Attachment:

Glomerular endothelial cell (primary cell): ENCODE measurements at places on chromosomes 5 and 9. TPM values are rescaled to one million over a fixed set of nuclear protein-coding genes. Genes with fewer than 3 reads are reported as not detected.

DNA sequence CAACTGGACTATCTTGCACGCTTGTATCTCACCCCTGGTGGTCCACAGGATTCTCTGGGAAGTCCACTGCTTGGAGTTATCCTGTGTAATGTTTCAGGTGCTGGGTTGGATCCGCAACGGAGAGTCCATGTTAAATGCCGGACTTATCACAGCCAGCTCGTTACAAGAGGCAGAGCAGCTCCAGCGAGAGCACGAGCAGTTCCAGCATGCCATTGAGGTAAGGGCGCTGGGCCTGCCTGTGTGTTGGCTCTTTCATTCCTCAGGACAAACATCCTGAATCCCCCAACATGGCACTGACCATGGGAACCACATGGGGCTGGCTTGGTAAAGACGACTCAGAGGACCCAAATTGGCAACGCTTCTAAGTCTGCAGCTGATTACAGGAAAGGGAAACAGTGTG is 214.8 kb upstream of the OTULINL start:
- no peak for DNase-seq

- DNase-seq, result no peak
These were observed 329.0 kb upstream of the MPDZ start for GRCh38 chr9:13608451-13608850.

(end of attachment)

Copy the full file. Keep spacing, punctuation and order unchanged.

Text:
Glomerular endothelial cell (primary cell): ENCODE measurements at places on chromosomes 5 and 9. TPM values are rescaled to one million over a fixed set of nuclear protein-coding genes. Genes with fewer than 3 reads are reported as not detected.

DNA sequence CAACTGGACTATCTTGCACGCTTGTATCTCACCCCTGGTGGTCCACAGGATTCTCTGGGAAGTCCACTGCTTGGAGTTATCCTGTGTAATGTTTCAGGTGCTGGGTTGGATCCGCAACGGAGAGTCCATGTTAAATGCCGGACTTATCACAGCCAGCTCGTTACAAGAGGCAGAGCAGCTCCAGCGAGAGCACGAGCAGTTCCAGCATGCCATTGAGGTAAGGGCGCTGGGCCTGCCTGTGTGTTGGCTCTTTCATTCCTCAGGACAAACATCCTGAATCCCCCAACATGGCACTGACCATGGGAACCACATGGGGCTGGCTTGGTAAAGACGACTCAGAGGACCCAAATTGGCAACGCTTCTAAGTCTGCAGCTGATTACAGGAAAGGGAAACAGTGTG is 214.8 kb upstream of the OTULINL start:
- no peak for DNase-seq

- DNase-seq, result no peak
These were observed 329.0 kb upstream of the MPDZ start for GRCh38 chr9:13608451-13608850.